Strong growth in philanthropic giving to universities
“Australians and New Zealanders are generous people. They will give to education. They do so in increasing numbers and with striking generosity,” said Tim Dolan, vice-principal (advancement), University of Sydney, and chair of the Group of Eight Committee of Chief Advancement Officers.
“This is not just a matter of anecdote and impression. With the survey of charitable giving now in its fourth year, we are accumulating real evidence and can begin to see helpful trends in the data collected.”
The amount of new funds secured rose by 26% and cash income received rose by 25% in 2015 to record levels.
“It reflects strong growth in giving to Go8 [Group of Eight] and, encouragingly, to non-Go8 universities in particular. This growth has continued notwithstanding an economy that was less confident than in recent years and despite political uncertainty over funding structures and deregulation. We can see that the right fundraising behaviour, consistently and professionally followed, produces satisfying results,” Dolan said.
Sue Cunningham, president and CEO of the Council for Advancement and Support of Education, which published the survey, says it shows real evidence that more individuals are increasingly realising the powerful impact that higher education institutions have in their communities and around the world.
“It is encouraging to see such a positive increase in philanthropic investment and donor confidence in higher education in Australia and New Zealand. This is combined with the growth in the total number of donors and particularly in alumni donors,” Cunningham said.
“The survey’s findings indicate that universities are bringing increased focus upon strengthening engagement with their alumni and other supporters and thereby developing strong and sustainable relationships.”
Twenty-four out of approximately 51 higher education institutions in Australia and New Zealand that are involved in some form of fundraising or alumni relations activities participated in this year’s Charitable Giving to Universities in Australia and New Zealand Survey.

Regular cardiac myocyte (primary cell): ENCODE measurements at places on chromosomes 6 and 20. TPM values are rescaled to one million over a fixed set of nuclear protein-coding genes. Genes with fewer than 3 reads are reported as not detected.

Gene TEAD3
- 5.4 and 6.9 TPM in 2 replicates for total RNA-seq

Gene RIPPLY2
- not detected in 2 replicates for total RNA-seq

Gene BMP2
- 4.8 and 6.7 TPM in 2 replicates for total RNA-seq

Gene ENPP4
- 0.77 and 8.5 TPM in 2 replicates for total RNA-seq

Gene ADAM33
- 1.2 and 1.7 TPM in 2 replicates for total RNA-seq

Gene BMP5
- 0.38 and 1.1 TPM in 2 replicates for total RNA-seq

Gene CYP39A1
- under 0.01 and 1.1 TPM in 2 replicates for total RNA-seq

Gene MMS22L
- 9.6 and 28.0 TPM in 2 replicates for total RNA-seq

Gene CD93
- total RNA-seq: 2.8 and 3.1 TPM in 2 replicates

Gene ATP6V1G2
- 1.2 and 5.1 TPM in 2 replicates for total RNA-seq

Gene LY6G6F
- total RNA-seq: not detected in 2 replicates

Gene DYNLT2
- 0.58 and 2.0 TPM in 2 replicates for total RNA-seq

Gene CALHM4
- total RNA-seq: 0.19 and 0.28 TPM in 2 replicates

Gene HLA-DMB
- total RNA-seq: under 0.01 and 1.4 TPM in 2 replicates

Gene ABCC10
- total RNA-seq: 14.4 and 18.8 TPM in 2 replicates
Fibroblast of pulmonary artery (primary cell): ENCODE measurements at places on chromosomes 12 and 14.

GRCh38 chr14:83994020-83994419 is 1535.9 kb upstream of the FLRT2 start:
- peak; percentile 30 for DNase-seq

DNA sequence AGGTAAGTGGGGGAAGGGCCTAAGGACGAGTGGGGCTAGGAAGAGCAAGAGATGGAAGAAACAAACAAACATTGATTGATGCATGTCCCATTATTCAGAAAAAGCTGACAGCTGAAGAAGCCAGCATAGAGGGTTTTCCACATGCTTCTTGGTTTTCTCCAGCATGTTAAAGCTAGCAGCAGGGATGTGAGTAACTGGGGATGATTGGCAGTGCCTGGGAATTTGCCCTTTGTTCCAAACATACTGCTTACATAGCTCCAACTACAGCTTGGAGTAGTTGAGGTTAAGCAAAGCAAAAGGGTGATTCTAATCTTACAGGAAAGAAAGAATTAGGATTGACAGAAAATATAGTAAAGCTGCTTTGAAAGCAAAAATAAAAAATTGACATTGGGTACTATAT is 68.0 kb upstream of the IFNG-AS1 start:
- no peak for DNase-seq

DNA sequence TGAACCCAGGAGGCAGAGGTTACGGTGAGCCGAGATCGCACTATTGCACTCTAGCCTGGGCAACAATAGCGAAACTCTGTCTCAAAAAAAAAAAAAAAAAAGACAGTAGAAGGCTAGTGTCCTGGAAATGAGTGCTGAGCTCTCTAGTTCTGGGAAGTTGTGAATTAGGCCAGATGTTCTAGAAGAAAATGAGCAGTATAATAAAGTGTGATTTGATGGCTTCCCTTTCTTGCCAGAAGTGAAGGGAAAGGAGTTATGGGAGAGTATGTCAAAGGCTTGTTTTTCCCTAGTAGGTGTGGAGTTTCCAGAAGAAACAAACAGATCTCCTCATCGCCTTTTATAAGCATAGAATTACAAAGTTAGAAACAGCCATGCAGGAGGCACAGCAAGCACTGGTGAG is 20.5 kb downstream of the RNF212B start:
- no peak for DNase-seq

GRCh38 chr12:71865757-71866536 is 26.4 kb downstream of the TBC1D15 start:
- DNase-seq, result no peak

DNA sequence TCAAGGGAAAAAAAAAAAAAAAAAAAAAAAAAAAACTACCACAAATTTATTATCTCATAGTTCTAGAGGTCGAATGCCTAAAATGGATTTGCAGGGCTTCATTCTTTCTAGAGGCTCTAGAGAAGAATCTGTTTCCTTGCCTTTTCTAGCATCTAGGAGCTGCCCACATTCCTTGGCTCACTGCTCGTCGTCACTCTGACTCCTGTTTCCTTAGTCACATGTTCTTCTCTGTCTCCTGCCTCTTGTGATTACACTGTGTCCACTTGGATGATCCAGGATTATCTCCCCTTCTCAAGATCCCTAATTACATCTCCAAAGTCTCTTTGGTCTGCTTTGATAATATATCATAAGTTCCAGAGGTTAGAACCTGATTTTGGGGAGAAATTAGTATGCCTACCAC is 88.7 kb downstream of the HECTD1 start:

This is the largest number of universities to date to have taken part, with more than 50% of eligible Australian institutions submitting a response. However, the number of universities from New Zealand participating dropped from five last year to one this year.
The survey was initiated by the Group of Eight research-intensive universities in 2012. Dolan said 2015 was an exceptional year for income from bequests, standing out more sharply because of a weaker performance in 2014. Total cash income from bequests, at A$72.64 million (US$56 million) in 2015, was 162% higher than the amount received in bequests in 2014 (A$27.70 million).
This income strand is steadily strengthening as universities come to understand the importance of sustaining long-term relationships with donors, he said. “Every university should pay consistent attention to ‘planned giving’ at a time when we can expect a massive intergenerational shift in wealth in the region – further fuelled by rising property prices in our cities.”
He said the headline-grabbing eight-figure gifts that are the real powerhouse of philanthropic success have been achieved more broadly in 2015.
There were 70 pledges of A$1 million or more, with a 60% increase in seven-figure gifts to non-Go8 institutions. The total number of gifts over A$1 million in 2015 (74) was 72% higher than in 2014 (43).
Dolan said: “There is no question that the oldest universities start the process of engaging their alumni and friends with some advantages. But these substantial gifts to institutions beyond the ‘usual suspects’ should encourage all Australasian universities to develop advancement initiatives focused on their particular strengths and opportunities.”